By Rieva Lesonsky
Is your small business investing heavily in app development? While smartphone apps are seeing a surge right now, that may not last, cautions a new study from ABI Research.
ABI predicts that global smartphone users will download some 36 billion apps this year, or almost 37 per smartphone user—an increase of almost 6 percent from 2011 downloads. However, instead of continuing to grow, ABI predicts app downloads will start to decline modestly.
The prediction goes against what some other sources have said. For instance, a Nielsen study cited by eMarketer showed that app use grew between 2011 and 2012 and significantly cut into time smartphone users spent on the mobile Web.
So why does ABI project a drop in app downloads? For one thing, the next big wave of smartphone purchasers will include older users who are less likely to enjoy playing around with apps. Perhaps more importantly, increasing sophistication in the mobile Web will make using apps less desirable, since consumers will be able to get much of the same functionality by going online.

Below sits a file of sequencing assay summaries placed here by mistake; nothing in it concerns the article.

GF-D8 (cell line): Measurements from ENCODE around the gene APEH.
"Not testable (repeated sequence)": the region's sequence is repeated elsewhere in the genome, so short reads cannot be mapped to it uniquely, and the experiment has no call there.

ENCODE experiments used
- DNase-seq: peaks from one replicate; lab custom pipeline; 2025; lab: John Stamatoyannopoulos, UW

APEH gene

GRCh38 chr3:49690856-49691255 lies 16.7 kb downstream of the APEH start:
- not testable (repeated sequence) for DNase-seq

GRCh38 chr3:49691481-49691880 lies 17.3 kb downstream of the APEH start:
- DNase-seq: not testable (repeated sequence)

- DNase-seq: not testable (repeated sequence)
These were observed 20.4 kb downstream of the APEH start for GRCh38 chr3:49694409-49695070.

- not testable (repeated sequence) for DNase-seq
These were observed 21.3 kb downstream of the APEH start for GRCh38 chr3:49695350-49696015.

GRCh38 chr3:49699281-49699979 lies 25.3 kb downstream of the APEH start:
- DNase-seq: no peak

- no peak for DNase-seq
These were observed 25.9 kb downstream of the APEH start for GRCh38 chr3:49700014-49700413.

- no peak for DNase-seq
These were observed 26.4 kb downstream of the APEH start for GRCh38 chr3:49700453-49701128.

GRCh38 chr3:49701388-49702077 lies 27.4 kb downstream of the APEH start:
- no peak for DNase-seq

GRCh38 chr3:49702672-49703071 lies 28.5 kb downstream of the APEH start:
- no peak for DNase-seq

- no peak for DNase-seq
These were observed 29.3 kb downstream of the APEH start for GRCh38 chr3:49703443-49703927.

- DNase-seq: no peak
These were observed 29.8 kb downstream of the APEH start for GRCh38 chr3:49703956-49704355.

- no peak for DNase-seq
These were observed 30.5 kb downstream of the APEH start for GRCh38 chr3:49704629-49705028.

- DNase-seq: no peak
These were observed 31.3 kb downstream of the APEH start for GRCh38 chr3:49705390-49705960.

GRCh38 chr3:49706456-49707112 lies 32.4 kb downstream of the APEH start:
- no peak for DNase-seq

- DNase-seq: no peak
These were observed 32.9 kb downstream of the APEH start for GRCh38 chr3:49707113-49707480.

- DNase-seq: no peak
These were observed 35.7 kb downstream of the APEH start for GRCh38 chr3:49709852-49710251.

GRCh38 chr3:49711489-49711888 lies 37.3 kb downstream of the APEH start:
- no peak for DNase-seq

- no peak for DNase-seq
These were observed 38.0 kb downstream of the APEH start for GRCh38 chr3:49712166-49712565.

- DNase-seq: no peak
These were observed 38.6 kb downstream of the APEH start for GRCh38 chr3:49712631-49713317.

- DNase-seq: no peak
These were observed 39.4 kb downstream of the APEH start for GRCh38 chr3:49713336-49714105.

Does this mean you should eliminate your company’s apps? Not at all. First, keep in mind the decline will be “modest,” at least at first. Apps are still extremely popular, and depending on your user base, may continue to be so for the foreseeable future.
What this data does mean is that you shouldn’t put all your eggs in one basket. If you’ve been ignoring the mobile Web and focusing solely on creating apps, now is the time to diversify. Keep in mind that this study focused on smartphones, and as tablets become more widespread, the mobile Web (already easier to access on tablets than on phones) is likely to even become more important.
Best advice? If an app makes sense for your business, by all means go ahead. But spread your risk around, and consider how you can make your small business website mobile-friendly so users can get the most from your business wherever they are, whenever they want, and whatever device they’re on.
Image by Flickr user topgold (Creative Commons)